ROC analysis was performed to measure the diagnostic value for IgAN of the 15 different serological parameters between the IgAN and non-IgAN groups. The area under the curves (AUCs) of TP (AUC = 0.78), TC (AUC = 0.73), FIB (AUC = 0.74), D2 (AUC = 0.71), IgA (AUC = 0.74), and IgG (AUC = 0.71) were more than 0.70 [Table 3].
Based on the PRE of the logistic regression analysis, the AUC of the “TC + FIB + D2 + IgA + age” combination was 0.86 (P < 0.001, 95% CI: 0.83–0.89), with a sensitivity and specificity of 85.98% and 73.85%, respectively [Figure 1].
We collected several representative clinical parameters to analyze the relationship between the pathological grades and laboratory test results. As shown in Table 5, the levels of UN and Cr were significantly higher in grade V than in grades II–V, respectively (all P < 0.05). And the levels of TP, DB, and IgA were significantly increased in grades II–V compared with grade I (all P < 0.05).
IgAN has a high incidence worldwide and a large proportion of IgAN patients will progress to ESRD. Therefore, it is of great value to evaluate the disease severity and development of IgAN. Currently, although several IgAN biomarkers have been extensively researched, none have been applied for its screening in clinical practice. Moreover, a number of computational studies have been performed on many types of kidney disease, but none have focused on noninvasively diagnosing IgAN. In the present study, we used retrospective data to analyze the serological parameters and pathological stages of patients with IgAN and to establish a noninvasive diagnostic model for IgAN.
Based on the statistical analyses and clinical experience, 15 out of 20 routine and useful parameters were selected as predictors of IgAN: TP, TB, DB, Cr, Ua, TC, TG, LDH, HDL, LDL, FIB, D2, IgA, IgG, and IgE [Table 2]. Compared with previous studies, this study included more characteristics, including fibrinogen, D-dimer, serum IgA, and C3, all of which are known biomarkers of kidney disease.[16,28] In addition, ROC analysis was performed to further assess the diagnostic value of the 15 parameters and the results showed that the AUCs of TP, TC, FIB, D2, IgA, and IgG were all more than 0.7 [Table 3]. Although serum IgA appears not to be a specific biomarker of IgAN, previous studies have reported that IgA levels are still statistically different and have differentially diagnostic value, especially when combined with other clinical parameters. Berthoux et al reported that IgG was a biomarker for the prediction of clinicopathologic recurrence events in IgAN. Our non-IgAN group consists mainly of membranous nephropathy, minimally pathological nephropathy, mesangial proliferative glomerulonephritis and other diseases characterized by nephrotic syndrome. Patients with nephrotic syndrome are often in a state of hypercoagulability, hyperfibrinolysis, hyperlipemia, and hypoproteinemia. This may explain why the relevant index levels for blood clotting and blood lipids were higher in the non-IgAN group than in the IgAN group, such as FIB, D2, and TC, while the TP levels were lower in the non-IgAN group than in the IgAN group.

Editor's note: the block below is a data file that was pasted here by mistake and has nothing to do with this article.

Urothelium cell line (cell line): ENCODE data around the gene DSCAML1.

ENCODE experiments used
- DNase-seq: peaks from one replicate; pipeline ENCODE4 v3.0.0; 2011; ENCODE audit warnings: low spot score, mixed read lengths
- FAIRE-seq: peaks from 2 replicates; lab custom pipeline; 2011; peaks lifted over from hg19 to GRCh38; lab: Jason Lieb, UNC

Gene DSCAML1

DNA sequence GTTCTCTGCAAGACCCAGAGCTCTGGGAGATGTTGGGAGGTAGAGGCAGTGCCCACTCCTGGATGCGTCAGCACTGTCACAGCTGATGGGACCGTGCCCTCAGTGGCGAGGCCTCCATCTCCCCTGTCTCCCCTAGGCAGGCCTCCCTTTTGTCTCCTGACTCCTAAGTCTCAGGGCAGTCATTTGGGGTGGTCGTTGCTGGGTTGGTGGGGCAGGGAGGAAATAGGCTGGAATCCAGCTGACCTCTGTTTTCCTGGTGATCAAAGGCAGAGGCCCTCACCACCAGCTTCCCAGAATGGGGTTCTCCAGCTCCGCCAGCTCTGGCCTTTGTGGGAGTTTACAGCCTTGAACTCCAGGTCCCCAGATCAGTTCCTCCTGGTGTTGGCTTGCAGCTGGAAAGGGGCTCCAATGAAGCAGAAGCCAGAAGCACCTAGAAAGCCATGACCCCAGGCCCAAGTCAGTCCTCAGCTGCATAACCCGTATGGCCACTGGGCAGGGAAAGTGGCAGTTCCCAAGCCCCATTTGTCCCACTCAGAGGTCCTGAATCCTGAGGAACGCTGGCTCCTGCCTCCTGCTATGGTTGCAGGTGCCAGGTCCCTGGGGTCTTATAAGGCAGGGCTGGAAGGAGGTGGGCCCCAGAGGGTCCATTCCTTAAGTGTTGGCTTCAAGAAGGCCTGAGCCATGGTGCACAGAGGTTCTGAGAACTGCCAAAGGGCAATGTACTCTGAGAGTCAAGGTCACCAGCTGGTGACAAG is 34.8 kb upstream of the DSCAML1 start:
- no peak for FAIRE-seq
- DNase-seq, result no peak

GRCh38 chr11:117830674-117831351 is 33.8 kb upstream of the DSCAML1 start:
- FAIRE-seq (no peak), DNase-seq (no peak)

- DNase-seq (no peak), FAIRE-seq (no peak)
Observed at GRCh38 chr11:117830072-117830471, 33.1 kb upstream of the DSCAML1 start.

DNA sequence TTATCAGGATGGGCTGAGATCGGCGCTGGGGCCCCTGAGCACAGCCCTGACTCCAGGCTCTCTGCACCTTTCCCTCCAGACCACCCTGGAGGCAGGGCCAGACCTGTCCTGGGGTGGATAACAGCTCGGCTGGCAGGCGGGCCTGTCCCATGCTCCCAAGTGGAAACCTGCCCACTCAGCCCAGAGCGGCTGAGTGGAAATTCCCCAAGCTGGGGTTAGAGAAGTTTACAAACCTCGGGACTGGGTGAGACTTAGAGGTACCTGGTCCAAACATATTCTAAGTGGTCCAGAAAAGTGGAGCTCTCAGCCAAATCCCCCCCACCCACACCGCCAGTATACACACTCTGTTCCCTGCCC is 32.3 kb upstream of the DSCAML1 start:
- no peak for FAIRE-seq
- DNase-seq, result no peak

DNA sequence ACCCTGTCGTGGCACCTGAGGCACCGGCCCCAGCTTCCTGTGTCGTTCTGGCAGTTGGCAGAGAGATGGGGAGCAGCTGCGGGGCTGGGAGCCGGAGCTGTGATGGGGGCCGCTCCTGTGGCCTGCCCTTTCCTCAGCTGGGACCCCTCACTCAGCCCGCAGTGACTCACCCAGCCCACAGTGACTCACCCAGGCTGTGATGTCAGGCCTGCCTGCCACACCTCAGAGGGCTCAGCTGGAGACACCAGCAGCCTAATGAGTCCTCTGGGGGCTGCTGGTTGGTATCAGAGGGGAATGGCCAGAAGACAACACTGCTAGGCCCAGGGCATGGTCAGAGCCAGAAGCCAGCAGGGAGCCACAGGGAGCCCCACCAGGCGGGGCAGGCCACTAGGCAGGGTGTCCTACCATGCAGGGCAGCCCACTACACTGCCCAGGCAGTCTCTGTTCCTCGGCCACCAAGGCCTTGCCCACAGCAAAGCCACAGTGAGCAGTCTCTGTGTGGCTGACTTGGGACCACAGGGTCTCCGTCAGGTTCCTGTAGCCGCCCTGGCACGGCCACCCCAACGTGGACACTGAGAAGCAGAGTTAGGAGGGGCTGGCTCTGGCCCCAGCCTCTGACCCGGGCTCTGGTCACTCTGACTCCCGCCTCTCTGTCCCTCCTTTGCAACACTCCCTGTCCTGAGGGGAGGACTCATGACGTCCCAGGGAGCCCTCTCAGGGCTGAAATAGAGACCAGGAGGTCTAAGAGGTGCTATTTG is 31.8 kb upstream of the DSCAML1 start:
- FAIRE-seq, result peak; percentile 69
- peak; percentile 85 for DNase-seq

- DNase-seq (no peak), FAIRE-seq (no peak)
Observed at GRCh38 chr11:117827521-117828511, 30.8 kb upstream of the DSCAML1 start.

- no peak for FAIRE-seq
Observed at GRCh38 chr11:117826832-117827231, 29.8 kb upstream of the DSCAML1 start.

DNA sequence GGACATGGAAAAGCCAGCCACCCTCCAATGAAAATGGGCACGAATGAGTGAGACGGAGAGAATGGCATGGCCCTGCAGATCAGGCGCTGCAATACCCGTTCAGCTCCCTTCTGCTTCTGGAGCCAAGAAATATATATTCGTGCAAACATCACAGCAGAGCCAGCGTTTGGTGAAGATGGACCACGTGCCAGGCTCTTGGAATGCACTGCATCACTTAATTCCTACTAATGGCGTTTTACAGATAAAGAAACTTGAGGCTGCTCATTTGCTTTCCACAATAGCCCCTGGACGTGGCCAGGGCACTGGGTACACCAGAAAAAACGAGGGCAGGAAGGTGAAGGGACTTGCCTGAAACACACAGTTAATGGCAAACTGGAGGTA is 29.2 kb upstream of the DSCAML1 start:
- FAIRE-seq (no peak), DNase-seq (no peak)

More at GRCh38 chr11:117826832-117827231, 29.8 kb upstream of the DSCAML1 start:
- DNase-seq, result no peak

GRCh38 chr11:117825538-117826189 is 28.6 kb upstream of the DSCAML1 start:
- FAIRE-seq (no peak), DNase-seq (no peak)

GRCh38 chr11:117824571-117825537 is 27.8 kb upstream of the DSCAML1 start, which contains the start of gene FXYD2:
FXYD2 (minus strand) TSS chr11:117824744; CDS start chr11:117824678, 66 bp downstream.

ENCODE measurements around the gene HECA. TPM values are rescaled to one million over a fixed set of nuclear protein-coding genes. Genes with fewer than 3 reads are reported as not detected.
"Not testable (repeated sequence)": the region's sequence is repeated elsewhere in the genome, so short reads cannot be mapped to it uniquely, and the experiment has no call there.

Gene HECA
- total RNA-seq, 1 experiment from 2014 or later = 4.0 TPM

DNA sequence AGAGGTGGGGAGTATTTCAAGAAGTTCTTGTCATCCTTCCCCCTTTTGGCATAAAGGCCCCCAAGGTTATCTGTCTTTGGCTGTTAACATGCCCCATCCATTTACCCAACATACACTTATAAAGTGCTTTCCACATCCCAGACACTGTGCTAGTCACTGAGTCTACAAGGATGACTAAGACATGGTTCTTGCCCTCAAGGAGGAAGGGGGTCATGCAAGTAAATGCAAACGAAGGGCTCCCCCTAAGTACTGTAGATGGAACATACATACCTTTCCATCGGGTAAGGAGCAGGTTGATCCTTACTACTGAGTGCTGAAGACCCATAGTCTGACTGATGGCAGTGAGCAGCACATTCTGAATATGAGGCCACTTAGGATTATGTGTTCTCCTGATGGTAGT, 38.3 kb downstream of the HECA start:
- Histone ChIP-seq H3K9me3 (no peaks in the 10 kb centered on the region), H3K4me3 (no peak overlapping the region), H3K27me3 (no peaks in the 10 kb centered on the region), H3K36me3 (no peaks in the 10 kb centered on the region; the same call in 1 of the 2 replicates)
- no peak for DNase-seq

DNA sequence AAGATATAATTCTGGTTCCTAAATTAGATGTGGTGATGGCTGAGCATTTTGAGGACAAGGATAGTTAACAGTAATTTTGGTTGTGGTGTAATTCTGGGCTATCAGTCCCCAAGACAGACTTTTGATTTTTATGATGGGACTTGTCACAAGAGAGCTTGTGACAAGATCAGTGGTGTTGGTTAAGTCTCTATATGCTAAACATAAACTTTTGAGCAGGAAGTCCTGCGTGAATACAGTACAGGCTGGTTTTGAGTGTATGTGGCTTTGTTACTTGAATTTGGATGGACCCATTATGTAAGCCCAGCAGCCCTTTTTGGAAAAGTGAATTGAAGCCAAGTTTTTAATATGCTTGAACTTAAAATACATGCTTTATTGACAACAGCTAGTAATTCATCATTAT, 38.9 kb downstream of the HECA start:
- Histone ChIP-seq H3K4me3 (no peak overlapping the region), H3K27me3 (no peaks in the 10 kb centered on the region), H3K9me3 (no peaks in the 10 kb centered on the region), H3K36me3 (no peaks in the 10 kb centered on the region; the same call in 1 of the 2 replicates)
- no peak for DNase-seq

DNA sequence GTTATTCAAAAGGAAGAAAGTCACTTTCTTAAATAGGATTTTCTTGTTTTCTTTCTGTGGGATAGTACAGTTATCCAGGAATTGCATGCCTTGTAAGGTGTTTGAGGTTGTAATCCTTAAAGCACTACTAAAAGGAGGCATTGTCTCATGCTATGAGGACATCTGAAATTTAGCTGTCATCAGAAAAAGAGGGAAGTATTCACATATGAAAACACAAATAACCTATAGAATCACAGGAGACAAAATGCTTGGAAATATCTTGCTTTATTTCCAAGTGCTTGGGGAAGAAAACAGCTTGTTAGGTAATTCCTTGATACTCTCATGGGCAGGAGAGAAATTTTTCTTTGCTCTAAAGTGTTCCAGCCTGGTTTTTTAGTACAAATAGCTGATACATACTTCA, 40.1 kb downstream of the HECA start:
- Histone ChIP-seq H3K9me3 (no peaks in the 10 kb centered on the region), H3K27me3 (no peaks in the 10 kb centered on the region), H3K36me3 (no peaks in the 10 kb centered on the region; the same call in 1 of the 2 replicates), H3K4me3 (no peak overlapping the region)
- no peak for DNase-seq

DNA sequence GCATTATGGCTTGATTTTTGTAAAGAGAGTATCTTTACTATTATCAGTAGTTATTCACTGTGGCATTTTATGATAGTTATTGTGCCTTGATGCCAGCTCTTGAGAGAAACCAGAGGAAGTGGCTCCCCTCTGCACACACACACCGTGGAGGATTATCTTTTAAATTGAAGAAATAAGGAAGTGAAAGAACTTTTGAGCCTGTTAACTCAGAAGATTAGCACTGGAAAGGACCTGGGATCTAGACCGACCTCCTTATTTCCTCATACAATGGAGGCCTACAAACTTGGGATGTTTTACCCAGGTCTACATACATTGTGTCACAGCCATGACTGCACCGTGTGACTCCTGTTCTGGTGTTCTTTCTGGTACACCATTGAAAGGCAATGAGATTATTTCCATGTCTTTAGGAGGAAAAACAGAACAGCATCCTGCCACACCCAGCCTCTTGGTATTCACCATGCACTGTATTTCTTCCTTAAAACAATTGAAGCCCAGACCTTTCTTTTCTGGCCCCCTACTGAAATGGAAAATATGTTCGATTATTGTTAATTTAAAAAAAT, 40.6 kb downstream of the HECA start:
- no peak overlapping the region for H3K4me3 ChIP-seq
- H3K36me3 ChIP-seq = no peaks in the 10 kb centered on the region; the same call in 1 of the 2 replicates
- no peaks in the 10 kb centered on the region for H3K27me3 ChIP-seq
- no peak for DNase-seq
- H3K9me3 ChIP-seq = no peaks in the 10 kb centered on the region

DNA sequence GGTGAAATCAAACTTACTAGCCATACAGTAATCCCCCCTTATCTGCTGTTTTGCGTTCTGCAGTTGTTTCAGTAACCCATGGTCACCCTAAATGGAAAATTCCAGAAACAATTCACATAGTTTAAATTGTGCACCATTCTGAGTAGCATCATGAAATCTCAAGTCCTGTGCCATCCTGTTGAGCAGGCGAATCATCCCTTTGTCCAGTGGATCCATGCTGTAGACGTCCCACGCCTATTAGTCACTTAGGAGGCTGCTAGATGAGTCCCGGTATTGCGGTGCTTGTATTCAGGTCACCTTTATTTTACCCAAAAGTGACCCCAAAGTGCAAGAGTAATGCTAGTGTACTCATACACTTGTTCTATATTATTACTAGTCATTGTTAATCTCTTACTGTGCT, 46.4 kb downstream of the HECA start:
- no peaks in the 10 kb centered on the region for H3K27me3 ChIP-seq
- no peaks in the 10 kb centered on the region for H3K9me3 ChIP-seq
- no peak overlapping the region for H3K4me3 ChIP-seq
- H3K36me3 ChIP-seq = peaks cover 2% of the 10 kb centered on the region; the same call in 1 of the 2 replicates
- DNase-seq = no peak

The multivariate logistic regression analysis requires that each explanatory variable is independent. Based on our clinical experience, the level of TP is not independent of IgA and IgG levels. Therefore, we removed TP and selected the other 5 parameters for further analysis. Given that the incidence of IgAN varies from age to age, we added the age variable to the logistic regression model. The predicted probabilities were calculated based on logistic regression analysis [Table 4]. The AUC of the “TC + FIB + D2 + IgA + age” combination was 0.86, with a sensitivity of 85.98% and a specificity of 73.85% [Figure 1]. The established diagnostic model that combined multiple factors (TC, FIB, D2, IgA, and age) might be used for IgAN noninvasive diagnosis.
We found that the levels of UN and Cr were significantly higher in grade V patients than those in other grades. Furthermore, apparent increases in TP, DB, and IgA were observed in grades II–V compared with grade I [Table 5]. Many studies have shown that elevated Ua, serum Cr and other indicators are associated with an increased risk of IgAN.[33,34] However, there are limited reports on the relationship between these blood indicators and pathological grades or other indicators reflecting the severity of the disease.
Several strengths of our study should be stated. First, readily available clinical parameters such as patient demographics were applied. Second, all clinical characteristics were derived from biopsy-proven patients with IgAN. These patients were probably representative of patients with increased diagnostic uncertainty, which is the most challenging patients encountered in clinical practice. Lastly, our models were internally validated. However, this study has a few limitations that must be considered. First, this study was not a longitudinal investigation but rather a cross-sectional study. We are unable to determine the impact of these altered indicators on the pathogenesis of IgAN and whether this elevation is progressive or reversible. Second, because the study individuals were all of Chinese descent, we cannot ensure that our research results are applicable to individuals of other ethnic backgrounds. Third, this was a single-center study; further multicenter studies and large cohort studies should be conducted for validation.
This work was supported by grants from the National Key R&D Program of China (No. 2016YFC1305500), the National Natural Science Foundation of China (Nos. 61471399, 61671479, and 81670663), the National Key Research and Development Program (No. 2016YFC1305404), and the Joint Funds of National Natural Science Foundation of China and Henan Province (No. U1604284).
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